Utah won four straight games before falling to Oregon in the semifinals of the Pac-12 tournament, and it was during that stretch that the Utes played arguably their best basketball of the season. Utah scored an average of 73 points per game in those four wins, more than 12 points better than their average in conference play (60.6 ppg).

But two of the key pieces in that late-season run, guard Jarred DuBois (12.4 ppg, 3.1 apg) and center Jason Washburn (11.9 ppg, 6.8 rpg), are out of eligibility. That means even more will be demanded of sophomores Brandon Taylor (6.9 ppg, 2.0 apg) and Jordan Loveridge (12.1 ppg, 7.0 rpg, 2.0 apg), and City College of San Francisco transfer Delon Wright will need to be an impact player in his first season in Salt Lake City.

Will the new coaching strategy help make up for the losses of DuBois and Washburn? Utah fans hope this will be the case.

2014 PG Shaquile Carr drawing interest from UNLV, UCLA, Utah

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PHILADELPHIA–It’s fitting that 2014 guard Shaquile Carr plays for a team called the Las Vegas Prospects, as he, himself, is one whose stock is rising.

The 6-0, 155-pound guard may have some weight to add before playing high-major basketball, but he already has coaches taking note of his potential.

The Las Vegas native is picking up interest from schools that include Utah, UCLA, and UNLV.

UNLV head coach Dave Rice made the recruiting trip from Nevada to Philadelphia to watch Carr, among others.

“Now, I’m looking for a school that would let me run the point the way I want to run it,” Carr told NBCSports.com. “Working the pick and roll, stuff like that.”

Carr is an average-sized, athletic point guard with the ability to get to the rim. He has good body control around the basket, good court vision, and a dash of flash to his game, though he prides himself on being a “pass-first” player.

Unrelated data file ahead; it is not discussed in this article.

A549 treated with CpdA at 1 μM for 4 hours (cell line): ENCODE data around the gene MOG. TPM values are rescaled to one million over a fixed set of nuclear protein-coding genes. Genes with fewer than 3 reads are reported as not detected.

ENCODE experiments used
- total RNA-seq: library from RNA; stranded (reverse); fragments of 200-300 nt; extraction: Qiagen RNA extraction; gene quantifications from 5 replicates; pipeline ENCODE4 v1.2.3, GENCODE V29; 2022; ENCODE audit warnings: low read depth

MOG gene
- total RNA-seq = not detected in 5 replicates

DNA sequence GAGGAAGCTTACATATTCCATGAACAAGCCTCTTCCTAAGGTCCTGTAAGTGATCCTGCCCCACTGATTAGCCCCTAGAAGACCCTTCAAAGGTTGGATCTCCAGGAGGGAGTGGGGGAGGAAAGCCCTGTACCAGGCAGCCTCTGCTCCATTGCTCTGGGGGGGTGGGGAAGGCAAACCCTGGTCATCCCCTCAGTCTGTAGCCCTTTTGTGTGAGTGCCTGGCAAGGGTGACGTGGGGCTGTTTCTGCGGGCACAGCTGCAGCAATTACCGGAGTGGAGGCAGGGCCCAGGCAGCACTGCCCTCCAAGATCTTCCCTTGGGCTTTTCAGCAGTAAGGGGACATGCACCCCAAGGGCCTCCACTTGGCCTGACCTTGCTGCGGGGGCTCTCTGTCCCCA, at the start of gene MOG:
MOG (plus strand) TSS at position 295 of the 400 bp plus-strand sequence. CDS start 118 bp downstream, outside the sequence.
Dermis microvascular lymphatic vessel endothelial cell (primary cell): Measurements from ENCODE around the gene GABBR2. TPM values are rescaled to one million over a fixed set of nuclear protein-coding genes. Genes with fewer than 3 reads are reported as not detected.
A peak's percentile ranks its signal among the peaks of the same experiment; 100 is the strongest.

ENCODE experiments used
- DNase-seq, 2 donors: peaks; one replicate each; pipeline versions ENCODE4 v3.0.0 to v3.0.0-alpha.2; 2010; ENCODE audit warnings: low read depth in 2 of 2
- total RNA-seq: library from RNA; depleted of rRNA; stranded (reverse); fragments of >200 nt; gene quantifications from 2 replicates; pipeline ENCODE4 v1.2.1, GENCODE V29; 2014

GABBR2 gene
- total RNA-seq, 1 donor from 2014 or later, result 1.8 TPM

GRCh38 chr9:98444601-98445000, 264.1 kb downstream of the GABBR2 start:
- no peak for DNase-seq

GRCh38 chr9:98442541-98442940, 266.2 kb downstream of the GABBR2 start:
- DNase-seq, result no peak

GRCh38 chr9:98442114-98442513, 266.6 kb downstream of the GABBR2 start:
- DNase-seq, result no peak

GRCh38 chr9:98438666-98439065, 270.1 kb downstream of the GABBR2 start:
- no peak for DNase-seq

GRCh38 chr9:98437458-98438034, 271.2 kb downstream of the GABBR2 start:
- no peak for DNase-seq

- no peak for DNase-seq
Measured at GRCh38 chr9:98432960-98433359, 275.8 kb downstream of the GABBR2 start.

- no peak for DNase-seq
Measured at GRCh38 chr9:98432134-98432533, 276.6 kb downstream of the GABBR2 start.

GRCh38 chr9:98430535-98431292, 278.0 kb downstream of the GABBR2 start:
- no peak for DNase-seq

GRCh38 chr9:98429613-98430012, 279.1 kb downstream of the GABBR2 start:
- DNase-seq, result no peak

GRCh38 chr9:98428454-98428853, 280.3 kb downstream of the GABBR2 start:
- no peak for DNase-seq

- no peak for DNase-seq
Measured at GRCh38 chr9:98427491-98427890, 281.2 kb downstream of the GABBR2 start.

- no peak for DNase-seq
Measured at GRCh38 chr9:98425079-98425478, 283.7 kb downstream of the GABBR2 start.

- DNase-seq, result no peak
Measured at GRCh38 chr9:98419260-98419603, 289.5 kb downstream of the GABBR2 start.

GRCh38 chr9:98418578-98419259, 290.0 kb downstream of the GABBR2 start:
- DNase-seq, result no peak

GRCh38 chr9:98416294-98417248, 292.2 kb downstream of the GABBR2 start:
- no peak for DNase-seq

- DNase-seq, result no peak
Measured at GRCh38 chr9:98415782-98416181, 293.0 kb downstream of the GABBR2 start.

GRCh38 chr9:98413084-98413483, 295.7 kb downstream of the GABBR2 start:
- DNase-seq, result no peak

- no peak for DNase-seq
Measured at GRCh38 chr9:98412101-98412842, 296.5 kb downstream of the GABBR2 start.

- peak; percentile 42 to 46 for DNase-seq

“I like to get my teammates involved and I like to pass more than score, really,” he says.

But at an event like the Philadelphia Jam Fest, he says, he is allowing coaches out east to get a look at him. He may even want to go far from home for school.

“Staying close to home isn’t really important,” he said. “I want to look at the east coast.”

Carr and teammate Gerad Davis have talked about attending school together. Davis is a well-built shooting guard with impressive athleticism who should end up with a frame that allows him to play at the mid-to-high major level.

If the two were a package deal, they could be a solid combination in a team’s backcourt.

Las Vegas dominated in their first two games of the Jam Fest on Saturday and moves on to play Saturday night.

Daniel Martin is a writer and editor at JohnnyJungle.com, covering St. John’s. You can find him on Twitter:@DanielJMartin_

What Pac-10 divisions might look like


As two new 12-team conferences take shape (Utah to the Pac-10 was official Wednesday), the question of the day is: What will the divisions look like?

(The real question is what’s going to happen to the names. Big Ten, Pac-10 and Big 12 better be doing some swapping right about now. But I digress.)

The Pac-10 may settle on a North-South alignment fairly quickly. Various reports indicate part of Colorado’s inclusion was to be placed with the Southern California schools (something about a large alumni base in SoCal, but I’d guess recruiting was equally important), so it’ll dictate 6-team divisions along these lines.

North                    South
Washington          USC
Washington St.    UCLA
Oregon                 Arizona
Oregon State      Arizona State
Cal                        Colorado
Stanford              Utah

That alignment figures to hurt the north a bit in terms of recruiting and could set up a scenario where one team ends up dominating the north (Oregon in football, Washington in hoops), while the south would be a little more competitive. But that’s at first glance.

Hoops-wise, are divisions even necessary? Would it make more sense to treat schedules like the Big East and vary which teams you play twice every season (not counting your natural rival, of course.) Most of this applies to football.

Maybe the Pac-10 should try a different approach.

A more interesting division breakdown was proposed by Jon Wilner of the San Jose Mercury News: Treat ’em like a zipper, That is, place natural rivals (UCLA-USC, Oregon-Oregon State) in separate divisions. Rivals would be guaranteed to play each other once a year, and go from there.

Such as: Arizona, USC, Stanford, Oregon State, Washington State and Colorado in one division; Arizona State, UCLA, Cal, Oregon, Washington and Utah in the other.

It’s hard to see that proposal catching on – I like the idea of rivals always playing each other and not having geography dictate everything, but what about bragging rights in the standings? – but it’s not a bad start.

Now, about that name…

Mike Miller’s also on Twitter, usually talkin’ hoops.